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B-1 in Lieu of H-1B Status

B-1 in Lieu of H-1B Status

Although the general rule with B-1 business visitor status is that no work, skilled or unskilled, may be performed while in the United States, there is a limited exception that allows work to be performed in the US.  

The ‘B-1 in lieu of H” status may be granted by a U.S. consular officer receiving a B-1 visa application and supporting documentation which shows:

  • The applicant will work in the U.S. for a very limited time—generally 6 months—and then return to work with a foreign employer;
  • The applicant would qualify for H-1B status because the work to be performed in the US requires someone with at least a Bachelor’s degree in a specific field and the applicant has at least that relevant Bachelor’s degree or the equivalent;
  • No salary of other remuneration other than reimbursement for incidental expenses may be received from a U.S. source entity;
  • Compensation for work performed in the U.S. will be provided by an employer located abroad with payroll distribution abroad; and,
  • All other requirements for a B visa are satisfied.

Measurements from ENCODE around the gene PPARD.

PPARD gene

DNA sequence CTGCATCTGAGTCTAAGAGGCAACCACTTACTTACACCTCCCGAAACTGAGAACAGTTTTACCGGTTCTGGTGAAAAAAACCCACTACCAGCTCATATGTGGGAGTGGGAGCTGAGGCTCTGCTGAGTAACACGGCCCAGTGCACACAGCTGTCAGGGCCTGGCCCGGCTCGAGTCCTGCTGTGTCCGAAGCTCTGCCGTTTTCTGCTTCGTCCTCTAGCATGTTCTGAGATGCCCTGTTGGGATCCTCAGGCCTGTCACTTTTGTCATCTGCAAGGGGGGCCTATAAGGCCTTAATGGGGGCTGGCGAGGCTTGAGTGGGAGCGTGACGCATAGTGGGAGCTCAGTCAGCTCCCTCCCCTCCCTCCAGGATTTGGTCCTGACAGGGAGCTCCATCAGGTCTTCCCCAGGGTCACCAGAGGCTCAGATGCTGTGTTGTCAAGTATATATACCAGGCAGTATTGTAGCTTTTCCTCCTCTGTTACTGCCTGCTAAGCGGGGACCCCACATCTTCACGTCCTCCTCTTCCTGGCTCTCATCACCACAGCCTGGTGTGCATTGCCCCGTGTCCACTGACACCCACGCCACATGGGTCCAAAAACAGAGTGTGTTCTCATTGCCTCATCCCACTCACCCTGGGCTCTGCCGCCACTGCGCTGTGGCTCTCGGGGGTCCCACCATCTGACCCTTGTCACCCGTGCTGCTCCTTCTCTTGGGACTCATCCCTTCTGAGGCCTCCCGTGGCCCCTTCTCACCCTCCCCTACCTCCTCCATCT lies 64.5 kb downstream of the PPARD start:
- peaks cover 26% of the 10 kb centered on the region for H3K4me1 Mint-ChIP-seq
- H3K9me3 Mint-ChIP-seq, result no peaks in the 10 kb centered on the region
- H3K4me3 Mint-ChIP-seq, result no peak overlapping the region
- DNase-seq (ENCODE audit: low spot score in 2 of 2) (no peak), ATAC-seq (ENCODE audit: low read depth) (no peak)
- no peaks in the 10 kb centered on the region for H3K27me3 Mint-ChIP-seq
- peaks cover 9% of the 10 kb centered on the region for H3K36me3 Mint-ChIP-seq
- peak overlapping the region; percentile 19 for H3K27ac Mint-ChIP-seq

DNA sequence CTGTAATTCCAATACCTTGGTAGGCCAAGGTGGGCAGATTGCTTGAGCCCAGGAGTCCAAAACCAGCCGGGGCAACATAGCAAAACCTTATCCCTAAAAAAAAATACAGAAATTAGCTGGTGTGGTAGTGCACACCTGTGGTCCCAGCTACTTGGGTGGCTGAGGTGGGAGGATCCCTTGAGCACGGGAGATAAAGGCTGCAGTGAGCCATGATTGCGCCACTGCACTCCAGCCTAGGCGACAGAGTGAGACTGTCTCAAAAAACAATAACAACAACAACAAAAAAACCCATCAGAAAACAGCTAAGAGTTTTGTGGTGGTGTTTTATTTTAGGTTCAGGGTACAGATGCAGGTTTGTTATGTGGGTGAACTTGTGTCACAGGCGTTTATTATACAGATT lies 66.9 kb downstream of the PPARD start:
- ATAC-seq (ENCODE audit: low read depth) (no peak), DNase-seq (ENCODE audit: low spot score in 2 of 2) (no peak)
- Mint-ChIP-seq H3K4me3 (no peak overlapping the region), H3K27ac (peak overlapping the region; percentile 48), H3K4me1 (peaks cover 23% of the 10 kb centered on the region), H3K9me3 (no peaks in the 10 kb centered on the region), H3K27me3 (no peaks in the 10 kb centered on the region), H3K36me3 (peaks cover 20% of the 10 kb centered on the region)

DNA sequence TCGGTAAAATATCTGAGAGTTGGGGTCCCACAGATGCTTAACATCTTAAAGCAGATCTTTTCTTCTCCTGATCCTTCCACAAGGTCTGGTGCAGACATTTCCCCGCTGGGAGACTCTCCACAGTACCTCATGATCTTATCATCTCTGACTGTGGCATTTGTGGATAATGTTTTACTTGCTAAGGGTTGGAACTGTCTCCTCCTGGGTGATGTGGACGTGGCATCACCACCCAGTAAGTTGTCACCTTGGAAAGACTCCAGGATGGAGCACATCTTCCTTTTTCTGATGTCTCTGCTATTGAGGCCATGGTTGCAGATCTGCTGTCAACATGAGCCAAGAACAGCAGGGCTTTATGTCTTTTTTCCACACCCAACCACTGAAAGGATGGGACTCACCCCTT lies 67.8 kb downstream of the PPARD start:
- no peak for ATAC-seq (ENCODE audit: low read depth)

Someone who qualifies for the Visa Waiver program may also qualify for the B-1 in lieu of H status.  However, making the application and providing the supporting documentation to the inspecting officer is more burdensome and risky as the applicant could be turned away.   We will help you to evaluate which application process is best suited for your situation.

Our firm has assisted many business travelers in successful B-1 in lieu of H visa applications as well as admissions under the Visa Waiver program.  We do the following to increase the chances of success:

  • Research whether the relevant consulate is amenable to such applications and if they are, what special requirements they impose for qualifying applications
  • In addition to the standard preparation for the B visa and interview, we prepare employer letters detailing the qualifying B-1 in lieu of H activities, qualifications of the applicant, and source of remuneration and treatment of incidental expenses
  • Confirm that the visa is properly annotated and if it is not, counsel on how to explain this upon applying for admission
  • For visa waiver entrants, prepare detailed letter and supporting documents to present at inspection
  • Counsel on potential change in plans for longer term U.S. employment and the impact on future visa eligibility 

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